So, I went searching — something that was very easy to do at a young age given what a voracious reader I was — and very quickly fell in love. The romantic French aesthetic appealed strongly to my sensibilities, and for once it actually felt attainable. Much easier than praying to a god I didn't believe in to give me blonde ringlets! It helped that since I was very little my Grandmother, who is half-French, would tell me stories about her shopping trips to Paris, spending summers in the countryside, and all about how one day she would take me there. My imagination ran wild: I could see my future plant- and light-filled studio in the Marais, the vanity topped with expensive perfumes, my long, shaggy brown hair and bangs, a closet full of oh-so-chic clothing that fit just right.
I have indulged my French girl fantasies at every possible turn — and nowhere more than when it comes to beauty. The hair tousled just so, the "simple" — yet refined — skincare routine that combines high-low products in the hopes of achieving flawless skin, perfecting the barely-there makeup for the everyday and the statement makeup for going out that's glamorous, not gaudy. And I love every bit of it.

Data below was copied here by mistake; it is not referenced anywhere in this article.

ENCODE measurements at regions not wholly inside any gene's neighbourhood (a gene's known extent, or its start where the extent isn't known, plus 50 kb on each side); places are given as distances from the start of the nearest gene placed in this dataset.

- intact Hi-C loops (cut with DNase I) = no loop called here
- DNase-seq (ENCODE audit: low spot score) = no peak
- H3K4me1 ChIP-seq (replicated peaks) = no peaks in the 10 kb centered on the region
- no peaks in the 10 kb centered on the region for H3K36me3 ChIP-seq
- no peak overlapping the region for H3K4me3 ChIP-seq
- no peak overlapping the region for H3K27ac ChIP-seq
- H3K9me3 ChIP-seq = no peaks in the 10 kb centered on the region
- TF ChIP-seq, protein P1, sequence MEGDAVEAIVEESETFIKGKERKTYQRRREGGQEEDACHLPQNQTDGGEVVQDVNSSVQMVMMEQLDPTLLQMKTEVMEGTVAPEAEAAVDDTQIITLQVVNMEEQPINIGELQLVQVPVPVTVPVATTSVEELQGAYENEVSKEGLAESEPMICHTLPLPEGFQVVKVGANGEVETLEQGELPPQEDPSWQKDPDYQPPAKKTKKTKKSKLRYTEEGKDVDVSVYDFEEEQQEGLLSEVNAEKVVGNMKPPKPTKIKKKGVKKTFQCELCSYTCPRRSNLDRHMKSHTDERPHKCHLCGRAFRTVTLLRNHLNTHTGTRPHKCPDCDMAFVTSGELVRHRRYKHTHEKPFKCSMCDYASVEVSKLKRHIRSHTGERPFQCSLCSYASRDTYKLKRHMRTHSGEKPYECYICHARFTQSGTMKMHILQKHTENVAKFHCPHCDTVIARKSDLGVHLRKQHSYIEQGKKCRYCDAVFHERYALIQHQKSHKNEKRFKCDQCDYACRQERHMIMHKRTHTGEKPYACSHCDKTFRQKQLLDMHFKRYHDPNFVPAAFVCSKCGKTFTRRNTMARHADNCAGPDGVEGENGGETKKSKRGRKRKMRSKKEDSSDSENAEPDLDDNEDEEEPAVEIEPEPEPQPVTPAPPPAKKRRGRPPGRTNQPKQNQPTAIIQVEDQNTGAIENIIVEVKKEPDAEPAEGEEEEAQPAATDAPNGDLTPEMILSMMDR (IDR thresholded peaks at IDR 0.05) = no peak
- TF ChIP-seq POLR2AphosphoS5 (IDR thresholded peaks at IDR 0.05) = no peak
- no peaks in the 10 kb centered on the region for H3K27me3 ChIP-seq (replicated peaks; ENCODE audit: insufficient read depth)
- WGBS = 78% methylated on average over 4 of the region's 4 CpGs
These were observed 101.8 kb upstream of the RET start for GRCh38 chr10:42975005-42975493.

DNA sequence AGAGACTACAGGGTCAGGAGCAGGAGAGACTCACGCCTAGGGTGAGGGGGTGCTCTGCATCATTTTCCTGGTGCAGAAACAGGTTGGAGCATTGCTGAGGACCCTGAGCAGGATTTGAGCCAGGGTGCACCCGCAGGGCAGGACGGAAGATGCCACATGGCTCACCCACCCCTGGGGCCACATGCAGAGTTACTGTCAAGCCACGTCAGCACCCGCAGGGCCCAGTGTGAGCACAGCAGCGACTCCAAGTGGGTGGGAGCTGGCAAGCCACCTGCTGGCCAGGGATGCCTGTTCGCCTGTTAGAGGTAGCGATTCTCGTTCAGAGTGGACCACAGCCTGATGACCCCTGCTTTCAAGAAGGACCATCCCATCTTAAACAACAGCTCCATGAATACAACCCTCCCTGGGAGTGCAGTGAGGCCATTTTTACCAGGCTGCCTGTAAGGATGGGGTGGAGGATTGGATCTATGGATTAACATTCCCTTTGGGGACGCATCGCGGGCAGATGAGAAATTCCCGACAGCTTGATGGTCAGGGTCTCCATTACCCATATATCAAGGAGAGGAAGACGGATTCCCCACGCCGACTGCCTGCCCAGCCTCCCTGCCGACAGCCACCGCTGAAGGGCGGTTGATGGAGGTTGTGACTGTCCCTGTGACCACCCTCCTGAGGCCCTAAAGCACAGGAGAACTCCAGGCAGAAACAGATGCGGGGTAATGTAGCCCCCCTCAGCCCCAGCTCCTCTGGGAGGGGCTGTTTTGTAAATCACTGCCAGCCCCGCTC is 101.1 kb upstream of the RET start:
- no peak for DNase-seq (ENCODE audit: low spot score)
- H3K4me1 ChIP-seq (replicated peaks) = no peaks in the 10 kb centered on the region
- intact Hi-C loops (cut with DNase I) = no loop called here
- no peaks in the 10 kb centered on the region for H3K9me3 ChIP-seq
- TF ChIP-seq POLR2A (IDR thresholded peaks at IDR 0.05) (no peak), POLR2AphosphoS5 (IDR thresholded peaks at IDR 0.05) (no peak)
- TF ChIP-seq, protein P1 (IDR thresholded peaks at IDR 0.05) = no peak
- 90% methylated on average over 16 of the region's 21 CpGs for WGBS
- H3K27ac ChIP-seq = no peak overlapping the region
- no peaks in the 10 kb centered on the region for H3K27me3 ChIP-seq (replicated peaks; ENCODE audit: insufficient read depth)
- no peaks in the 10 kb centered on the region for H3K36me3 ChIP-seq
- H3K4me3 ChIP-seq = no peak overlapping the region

And still, I can't help but often reflect on the more problematic aspects of the French girl style obsession. It's a historically narrow view of what French women look like, to the exclusion of pretty much anyone who isn't white, tall, and thin. I don't like that. Feeling excluded from the wider physical aesthetic that I saw in my own childhood is what led me to seek out the French look in the first place, and here it is doing the same for so many other women. It's no surprise that there's been a backlash of sort in recent years, and to be honest I think it's perfectly warranted. This incredibly thorough piece in Racked does a great job of parsing through not just why French girl beauty is a myth, but how it can be damaging.